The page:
What is the Septum?

The septum is the midline structure — made of cartilage in the front and bone in the back — that divides the right and left sides of the nose. Most people do not have a completely straight septum (in fact, medical professionals estimate that up to 80% of individuals have a deviated septum), but some the septum is much more crooked than others.  

Septoplasty to Correct a Deviated Septum

Septal deviation occurs when the cartilage inside the nose blocks the passage of air through the nostrils. This may be the result of trauma or from birth (congenital). In deviated septum surgery, the malformed septum can be removed or straightened to improve airflow. The best septoplasty procedures straighten the septum and achieve the best functional and aesthetic outcome. After deviated septum surgery, patients often say they can sleep better, exercise more easily, and that they aren’t out of breath so much. Overall, breathing is greatly improved. 

What Causes a Deviated Septum?

A deviated septum can develop while you’re still in the womb — or may even happen during trauma at birth. Many deviated septum cases happen because an individual will have multiple “mini traumas” over the course of their life, such as falling as a child. These mini traumas aren’t always even noticed, but can build up over time to cause a deviation. Many times, the reason for a deviated septum is due to a broken nose or large trauma to the face.

Problems Arising from a Deviated Septum

  • Obstruction of one side, or rarely both sides, of the nose
  • Headaches
  • Pain in the face
  • Excessively loud breathing or snoring
  • Nosebleeds
  • Nasal drip
  • Congestion
  • Decrease in airflow
  • Chronic sinus infections
Background media

“A few months ago, I fractured my nose. From this accident, I had a deviated septum and a few nasal fractures that made the appearance of my nose much worse. I consulted Dr. Reitzen, who was very helpful in explaining the deformities in my nose and how to fix them. She then walked me through the procedure and did a beautiful job with my nose, making it look even better than before I fractured it.” 

Muhammad S.

Deviated Septum Surgery Details

Deviated septum surgery is performed under general anesthesia. If the septoplasty is being done solely for functional purposes, it tends to be a relatively quick and straightforward procedure. If cosmetic rhinoplasty is being combined, the procedure may take 2-3 hours.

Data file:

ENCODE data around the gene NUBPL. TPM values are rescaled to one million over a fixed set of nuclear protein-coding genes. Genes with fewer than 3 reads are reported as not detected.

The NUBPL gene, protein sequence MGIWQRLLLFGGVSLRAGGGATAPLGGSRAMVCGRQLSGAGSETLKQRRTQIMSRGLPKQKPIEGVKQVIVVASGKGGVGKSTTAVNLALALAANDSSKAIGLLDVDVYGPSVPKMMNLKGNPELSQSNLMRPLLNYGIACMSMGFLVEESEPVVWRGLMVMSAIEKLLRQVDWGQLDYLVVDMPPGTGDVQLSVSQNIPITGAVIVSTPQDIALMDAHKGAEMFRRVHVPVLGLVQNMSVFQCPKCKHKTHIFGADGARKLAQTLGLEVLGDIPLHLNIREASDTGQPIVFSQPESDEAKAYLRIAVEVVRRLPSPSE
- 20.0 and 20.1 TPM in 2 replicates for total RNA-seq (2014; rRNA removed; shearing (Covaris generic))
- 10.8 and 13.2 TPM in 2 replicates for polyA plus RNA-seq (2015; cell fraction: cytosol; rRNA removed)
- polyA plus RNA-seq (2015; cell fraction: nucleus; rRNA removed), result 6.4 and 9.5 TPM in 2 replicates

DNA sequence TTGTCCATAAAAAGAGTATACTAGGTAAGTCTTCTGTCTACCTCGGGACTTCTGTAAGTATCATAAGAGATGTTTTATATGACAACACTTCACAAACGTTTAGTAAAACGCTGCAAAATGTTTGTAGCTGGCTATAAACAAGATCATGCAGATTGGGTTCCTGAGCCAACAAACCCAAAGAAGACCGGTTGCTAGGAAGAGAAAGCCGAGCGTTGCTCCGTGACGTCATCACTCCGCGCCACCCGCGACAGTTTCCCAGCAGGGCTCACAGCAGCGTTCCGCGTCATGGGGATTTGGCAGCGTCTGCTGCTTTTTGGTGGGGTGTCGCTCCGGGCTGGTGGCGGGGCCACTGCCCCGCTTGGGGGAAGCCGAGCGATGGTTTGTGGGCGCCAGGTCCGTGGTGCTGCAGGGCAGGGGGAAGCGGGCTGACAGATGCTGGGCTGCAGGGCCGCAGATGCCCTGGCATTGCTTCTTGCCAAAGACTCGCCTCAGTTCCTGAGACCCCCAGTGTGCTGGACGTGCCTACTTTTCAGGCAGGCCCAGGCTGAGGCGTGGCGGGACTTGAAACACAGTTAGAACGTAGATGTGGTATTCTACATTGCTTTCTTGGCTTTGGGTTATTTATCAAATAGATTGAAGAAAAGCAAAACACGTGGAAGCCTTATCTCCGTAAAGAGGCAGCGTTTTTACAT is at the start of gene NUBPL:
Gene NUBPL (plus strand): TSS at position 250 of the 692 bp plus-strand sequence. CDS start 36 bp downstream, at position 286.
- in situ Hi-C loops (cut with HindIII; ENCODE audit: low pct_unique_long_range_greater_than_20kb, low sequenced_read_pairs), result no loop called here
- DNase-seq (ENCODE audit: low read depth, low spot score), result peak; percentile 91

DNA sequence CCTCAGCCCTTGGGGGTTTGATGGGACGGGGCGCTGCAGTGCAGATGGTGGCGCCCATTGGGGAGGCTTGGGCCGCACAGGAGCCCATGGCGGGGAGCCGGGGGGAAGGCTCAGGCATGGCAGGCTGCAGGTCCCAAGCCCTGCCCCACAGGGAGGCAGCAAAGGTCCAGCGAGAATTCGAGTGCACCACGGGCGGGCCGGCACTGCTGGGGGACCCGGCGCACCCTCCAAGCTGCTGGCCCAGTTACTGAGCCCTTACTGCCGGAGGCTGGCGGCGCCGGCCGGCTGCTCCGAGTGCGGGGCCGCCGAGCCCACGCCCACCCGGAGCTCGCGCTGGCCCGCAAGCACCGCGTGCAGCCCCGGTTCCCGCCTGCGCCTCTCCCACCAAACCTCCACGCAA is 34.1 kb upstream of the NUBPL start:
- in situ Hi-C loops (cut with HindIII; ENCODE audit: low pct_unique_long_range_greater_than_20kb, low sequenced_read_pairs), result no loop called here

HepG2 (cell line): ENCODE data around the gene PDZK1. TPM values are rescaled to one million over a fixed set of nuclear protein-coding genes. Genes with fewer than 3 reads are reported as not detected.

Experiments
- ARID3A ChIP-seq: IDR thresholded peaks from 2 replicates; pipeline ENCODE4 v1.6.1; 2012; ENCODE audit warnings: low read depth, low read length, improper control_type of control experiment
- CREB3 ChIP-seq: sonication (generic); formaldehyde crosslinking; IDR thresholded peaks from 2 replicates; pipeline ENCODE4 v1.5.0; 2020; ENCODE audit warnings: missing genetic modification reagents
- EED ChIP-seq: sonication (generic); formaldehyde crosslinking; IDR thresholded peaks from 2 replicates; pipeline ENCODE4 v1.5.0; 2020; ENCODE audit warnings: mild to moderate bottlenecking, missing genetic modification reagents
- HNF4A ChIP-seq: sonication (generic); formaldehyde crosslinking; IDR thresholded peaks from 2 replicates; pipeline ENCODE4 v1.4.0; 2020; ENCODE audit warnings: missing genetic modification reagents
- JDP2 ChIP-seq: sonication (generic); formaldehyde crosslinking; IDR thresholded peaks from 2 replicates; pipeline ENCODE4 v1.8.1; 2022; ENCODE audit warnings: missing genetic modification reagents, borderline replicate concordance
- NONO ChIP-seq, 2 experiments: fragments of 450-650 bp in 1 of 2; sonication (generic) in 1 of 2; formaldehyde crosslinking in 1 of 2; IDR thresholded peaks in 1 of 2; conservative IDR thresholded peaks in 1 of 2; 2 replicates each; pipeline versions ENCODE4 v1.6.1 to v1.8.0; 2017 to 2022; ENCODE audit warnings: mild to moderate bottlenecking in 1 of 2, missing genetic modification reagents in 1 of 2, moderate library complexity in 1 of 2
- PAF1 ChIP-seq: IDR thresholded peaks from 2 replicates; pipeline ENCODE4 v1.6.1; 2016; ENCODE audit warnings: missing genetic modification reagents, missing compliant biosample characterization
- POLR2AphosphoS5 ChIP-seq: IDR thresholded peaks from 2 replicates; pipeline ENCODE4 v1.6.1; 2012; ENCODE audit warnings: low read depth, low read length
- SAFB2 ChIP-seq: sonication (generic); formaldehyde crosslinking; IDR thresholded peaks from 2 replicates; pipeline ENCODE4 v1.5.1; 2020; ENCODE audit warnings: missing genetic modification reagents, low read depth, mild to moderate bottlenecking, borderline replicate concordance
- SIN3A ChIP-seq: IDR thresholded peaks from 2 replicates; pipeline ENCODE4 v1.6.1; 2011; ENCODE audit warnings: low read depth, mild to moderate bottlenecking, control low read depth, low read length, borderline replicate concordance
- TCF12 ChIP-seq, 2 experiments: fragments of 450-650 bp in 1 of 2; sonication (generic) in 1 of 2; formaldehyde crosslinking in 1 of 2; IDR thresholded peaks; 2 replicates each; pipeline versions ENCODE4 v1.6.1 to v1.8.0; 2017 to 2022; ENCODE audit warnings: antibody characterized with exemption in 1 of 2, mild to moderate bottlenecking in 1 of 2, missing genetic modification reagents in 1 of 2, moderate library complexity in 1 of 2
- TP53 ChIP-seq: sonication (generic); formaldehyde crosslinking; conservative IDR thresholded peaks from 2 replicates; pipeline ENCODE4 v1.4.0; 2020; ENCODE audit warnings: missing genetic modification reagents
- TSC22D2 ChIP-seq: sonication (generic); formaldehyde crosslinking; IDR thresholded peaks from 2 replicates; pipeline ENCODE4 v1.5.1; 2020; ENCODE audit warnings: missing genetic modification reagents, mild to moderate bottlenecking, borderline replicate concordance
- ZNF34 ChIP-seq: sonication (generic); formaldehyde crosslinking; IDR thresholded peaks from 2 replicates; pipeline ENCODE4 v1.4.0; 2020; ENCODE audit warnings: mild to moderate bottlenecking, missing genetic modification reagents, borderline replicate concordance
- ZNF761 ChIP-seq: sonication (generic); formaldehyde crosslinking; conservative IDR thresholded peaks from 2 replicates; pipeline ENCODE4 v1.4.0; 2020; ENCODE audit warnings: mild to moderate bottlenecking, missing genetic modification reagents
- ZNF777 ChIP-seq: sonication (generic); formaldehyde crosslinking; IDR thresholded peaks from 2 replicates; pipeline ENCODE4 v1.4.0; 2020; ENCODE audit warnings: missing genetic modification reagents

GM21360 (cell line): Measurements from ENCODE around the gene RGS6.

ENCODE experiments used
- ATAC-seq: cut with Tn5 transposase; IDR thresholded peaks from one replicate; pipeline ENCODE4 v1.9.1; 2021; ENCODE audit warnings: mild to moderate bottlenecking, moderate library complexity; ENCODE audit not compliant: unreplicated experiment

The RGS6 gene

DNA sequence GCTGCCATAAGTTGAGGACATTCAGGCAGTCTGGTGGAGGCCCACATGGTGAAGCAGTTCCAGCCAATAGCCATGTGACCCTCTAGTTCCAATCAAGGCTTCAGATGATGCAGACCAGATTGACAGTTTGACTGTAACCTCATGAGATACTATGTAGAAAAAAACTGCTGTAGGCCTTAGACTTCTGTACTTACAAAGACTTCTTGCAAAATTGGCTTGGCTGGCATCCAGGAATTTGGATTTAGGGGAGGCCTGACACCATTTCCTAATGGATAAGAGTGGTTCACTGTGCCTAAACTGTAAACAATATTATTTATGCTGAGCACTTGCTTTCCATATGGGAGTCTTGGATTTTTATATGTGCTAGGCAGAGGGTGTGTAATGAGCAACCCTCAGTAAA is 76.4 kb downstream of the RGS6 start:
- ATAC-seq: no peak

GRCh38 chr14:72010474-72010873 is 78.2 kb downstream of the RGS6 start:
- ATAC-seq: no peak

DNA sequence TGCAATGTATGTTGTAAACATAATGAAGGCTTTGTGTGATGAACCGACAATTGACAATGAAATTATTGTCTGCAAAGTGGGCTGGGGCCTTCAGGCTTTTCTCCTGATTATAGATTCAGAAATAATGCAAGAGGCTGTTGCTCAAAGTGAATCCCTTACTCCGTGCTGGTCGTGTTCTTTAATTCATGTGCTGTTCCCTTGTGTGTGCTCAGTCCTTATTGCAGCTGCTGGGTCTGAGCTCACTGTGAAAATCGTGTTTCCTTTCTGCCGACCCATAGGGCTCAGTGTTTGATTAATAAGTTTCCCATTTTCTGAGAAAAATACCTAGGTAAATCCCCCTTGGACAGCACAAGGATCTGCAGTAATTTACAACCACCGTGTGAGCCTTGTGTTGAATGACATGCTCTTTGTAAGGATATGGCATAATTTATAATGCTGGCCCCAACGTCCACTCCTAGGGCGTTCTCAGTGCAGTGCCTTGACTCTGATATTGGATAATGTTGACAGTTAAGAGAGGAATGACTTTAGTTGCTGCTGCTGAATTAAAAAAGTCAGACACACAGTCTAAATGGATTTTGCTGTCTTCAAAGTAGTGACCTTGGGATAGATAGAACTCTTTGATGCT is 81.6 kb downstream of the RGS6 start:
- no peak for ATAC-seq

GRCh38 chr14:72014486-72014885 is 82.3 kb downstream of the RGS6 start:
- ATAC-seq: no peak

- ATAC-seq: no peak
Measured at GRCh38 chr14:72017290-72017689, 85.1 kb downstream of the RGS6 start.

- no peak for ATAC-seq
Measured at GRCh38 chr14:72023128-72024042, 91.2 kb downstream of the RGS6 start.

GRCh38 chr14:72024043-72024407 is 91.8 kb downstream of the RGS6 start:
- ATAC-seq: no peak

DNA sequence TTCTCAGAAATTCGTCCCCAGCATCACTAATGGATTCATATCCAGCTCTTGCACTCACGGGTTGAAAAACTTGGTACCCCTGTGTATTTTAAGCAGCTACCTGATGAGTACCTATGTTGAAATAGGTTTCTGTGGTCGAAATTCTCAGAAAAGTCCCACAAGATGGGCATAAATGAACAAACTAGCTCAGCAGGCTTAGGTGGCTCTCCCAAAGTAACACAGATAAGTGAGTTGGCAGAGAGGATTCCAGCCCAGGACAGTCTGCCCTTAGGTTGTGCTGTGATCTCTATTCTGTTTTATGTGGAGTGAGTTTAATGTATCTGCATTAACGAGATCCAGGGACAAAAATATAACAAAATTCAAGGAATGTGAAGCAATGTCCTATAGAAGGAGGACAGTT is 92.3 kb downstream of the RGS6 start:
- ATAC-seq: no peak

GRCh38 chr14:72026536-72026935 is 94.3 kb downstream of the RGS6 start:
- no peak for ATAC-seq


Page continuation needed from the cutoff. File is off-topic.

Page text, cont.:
A deviated septum can be corrected using an intranasal incision or a small incision underneath the nose. The deformed cartilage is removed or re-shaped to allow for the opening of the nasal passages. Sometimes the structures inside the nose known as turbinates also need to be reduced to help augment the airflow in the nasal passages.

Recovery From Septoplasty

Because of the general anesthesia, many patients feel tired for about 24 hours following a septoplasty. Pain is minimal, although you may experience some pressure and a tight feeling in the nose. You can also expect some swelling within the nose that can make it difficult to breathe; however, this is normal and Dr. Reitzen will provide spray, saline, or ointment to help. 

She does not use packing in nose surgeries. The majority of septoplasty patients are able to go back to work or school in one week, although full recovery takes place at 1-2 months. During recovery, Dr. Reitzen advises that you refrain from any activity that puts pressure on the face, and avoid heavy lifting and strenuous activities for two weeks. 

Doctor media

Why Choose Dr. Reitzen for Deviated Septum Surgery?

A cosmetic expert with an extensive ENT background, Dr. Shari Reitzen has been double board certified by the American Board of Otolaryngology – Head and Neck Surgery and the American Board of Facial Plastic and Reconstructive Surgery. This combination of experience and skill makes her the ideal choice for deviated septum surgery and rhinoplasty. Whether you want one or the other or both, Dr. Reitzen has you covered. She believes that patients should be able to breathe without issue; should have a reduction in sinus infections and the need for medications, and that they should look and feel better. This is why she strives to provide individualized care and results that are both beautiful and natural, with a focus on restoring optimal function. Now with two locations (Tribeca and the Upper East Side), Dr. Reitzen is more accessible than ever. If you’re interested in deviated septum surgery, contact us today to set up your consultation.

FAQ

How do I know if I have a deviated septum?

Is deviated septum surgery covered by health insurance?

How do I know if I have a deviated septum?

Having a deviated septum doesn’t just mean that you have a crooked nose. Although the only way to truly know if you have a deviated septum or not is to visit a nose specialist, you can do a small at-home test to check. Block one side of your nose by pressing against it with your finger. If you’re unable to breathe clearly through the other side and this is how it always is, you could have a deviated septum on the side on which you can’t breathe. If you’re confused or worried about having a deviated septum, we encourage you to see Dr. Reitzen.

Is deviated septum surgery covered by health insurance?

Health insurance often covers part or all of deviated septum surgery if your breathing is impaired. We encourage you to contact your health insurance provider to check and see if this type of procedure is covered.

Accessibility: If you are vision-impaired or have some other impairment covered by the Americans with Disabilities Act or a similar law, and you wish to discuss potential accommodations related to using this website, please contact our Accessibility Manager at (347) 557-8368.
Contact Us Book Appointment